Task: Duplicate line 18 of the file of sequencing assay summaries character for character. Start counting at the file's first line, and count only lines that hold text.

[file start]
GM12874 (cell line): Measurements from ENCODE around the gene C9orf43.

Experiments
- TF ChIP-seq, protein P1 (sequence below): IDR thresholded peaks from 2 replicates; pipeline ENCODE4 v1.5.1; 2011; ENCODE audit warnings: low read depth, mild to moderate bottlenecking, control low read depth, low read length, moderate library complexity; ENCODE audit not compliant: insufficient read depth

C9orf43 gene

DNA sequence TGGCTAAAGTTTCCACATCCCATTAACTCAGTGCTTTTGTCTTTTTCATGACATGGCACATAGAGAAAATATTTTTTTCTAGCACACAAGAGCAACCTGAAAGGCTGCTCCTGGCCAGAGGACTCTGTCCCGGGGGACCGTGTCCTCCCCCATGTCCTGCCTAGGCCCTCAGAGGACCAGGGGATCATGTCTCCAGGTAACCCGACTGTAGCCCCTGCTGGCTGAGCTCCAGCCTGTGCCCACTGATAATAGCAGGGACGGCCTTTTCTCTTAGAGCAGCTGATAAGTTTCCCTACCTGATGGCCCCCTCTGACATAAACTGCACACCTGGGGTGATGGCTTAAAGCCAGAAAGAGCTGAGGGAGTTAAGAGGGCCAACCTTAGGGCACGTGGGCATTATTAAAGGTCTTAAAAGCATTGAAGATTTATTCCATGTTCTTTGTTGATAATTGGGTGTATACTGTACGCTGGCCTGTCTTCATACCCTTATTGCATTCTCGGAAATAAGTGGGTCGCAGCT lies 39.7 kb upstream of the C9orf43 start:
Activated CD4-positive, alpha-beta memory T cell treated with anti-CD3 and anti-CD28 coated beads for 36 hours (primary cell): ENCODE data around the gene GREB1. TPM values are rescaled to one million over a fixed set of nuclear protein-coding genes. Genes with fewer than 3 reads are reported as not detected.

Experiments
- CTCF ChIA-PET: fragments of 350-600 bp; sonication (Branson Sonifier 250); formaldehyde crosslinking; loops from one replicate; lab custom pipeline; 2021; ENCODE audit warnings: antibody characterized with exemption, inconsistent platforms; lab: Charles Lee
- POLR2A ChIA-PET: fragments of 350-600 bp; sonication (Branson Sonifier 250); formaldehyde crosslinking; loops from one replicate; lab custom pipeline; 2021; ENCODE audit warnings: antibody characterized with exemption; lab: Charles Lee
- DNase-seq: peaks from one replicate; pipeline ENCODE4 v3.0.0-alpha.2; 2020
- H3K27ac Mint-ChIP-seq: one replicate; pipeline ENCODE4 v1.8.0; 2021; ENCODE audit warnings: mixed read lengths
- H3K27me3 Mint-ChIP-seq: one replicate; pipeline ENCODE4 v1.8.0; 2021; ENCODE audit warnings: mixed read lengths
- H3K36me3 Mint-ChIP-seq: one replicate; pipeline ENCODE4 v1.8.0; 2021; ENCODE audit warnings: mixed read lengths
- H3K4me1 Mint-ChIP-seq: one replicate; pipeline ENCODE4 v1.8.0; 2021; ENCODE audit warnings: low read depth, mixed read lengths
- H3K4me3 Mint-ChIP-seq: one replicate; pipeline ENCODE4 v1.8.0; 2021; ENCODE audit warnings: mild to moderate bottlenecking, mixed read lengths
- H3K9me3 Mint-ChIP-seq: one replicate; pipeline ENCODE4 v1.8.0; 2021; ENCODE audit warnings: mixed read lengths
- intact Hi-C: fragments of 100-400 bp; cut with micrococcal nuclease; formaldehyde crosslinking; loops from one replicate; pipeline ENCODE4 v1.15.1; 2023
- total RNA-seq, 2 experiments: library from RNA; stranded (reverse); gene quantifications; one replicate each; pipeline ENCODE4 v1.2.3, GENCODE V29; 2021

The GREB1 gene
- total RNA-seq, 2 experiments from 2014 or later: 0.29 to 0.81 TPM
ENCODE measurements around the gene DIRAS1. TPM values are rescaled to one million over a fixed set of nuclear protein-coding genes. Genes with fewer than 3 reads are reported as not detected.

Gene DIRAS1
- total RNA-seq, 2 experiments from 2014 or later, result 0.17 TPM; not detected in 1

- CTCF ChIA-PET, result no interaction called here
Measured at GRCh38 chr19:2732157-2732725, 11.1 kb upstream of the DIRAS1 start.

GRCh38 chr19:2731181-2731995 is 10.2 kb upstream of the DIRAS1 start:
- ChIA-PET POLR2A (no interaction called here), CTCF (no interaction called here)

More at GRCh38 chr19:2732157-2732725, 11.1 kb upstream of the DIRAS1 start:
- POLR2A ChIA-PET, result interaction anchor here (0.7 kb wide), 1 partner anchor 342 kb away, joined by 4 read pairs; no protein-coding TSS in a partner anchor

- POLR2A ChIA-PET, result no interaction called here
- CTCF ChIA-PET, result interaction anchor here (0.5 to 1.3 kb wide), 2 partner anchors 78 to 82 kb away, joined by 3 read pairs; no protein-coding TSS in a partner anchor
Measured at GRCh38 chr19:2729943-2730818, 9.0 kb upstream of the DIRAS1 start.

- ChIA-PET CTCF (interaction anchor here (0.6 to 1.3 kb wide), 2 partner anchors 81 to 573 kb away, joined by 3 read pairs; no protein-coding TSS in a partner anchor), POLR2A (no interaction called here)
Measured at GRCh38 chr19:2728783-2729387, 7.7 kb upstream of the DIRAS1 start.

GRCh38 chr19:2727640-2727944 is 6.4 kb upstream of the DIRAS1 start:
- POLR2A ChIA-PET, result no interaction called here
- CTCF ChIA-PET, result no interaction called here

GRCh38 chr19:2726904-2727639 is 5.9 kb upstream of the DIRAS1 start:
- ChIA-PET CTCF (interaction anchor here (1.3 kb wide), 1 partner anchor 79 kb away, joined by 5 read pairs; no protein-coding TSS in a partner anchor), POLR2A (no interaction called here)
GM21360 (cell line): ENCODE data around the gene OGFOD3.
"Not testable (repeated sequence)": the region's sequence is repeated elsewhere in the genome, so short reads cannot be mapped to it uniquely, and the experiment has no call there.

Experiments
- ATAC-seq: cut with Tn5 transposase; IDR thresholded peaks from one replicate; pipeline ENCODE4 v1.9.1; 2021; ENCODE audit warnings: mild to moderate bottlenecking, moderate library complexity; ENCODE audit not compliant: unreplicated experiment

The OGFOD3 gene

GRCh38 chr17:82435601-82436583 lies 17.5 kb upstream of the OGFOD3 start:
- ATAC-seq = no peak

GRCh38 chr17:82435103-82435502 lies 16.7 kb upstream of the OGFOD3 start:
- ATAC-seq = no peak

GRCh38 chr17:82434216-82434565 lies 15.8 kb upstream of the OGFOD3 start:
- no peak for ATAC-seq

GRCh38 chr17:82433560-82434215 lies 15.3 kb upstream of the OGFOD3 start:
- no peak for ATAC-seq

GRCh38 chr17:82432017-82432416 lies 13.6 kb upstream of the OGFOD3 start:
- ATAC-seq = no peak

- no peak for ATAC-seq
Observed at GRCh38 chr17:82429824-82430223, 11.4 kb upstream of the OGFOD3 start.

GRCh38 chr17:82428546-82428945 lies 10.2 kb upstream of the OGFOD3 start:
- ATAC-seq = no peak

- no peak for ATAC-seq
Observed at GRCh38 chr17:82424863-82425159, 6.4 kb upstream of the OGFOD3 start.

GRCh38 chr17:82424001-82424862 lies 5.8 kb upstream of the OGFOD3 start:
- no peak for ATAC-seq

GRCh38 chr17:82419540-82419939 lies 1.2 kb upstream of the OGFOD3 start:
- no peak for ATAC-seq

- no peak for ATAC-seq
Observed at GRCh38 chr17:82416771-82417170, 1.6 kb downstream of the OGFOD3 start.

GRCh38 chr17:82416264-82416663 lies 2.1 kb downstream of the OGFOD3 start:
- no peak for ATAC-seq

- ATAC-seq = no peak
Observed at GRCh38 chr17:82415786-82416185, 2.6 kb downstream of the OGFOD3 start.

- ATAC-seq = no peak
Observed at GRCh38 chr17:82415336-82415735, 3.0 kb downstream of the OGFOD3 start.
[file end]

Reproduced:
- total RNA-seq, 2 experiments: library from RNA; stranded (reverse); gene quantifications; one replicate each; pipeline ENCODE4 v1.2.3, GENCODE V29; 2021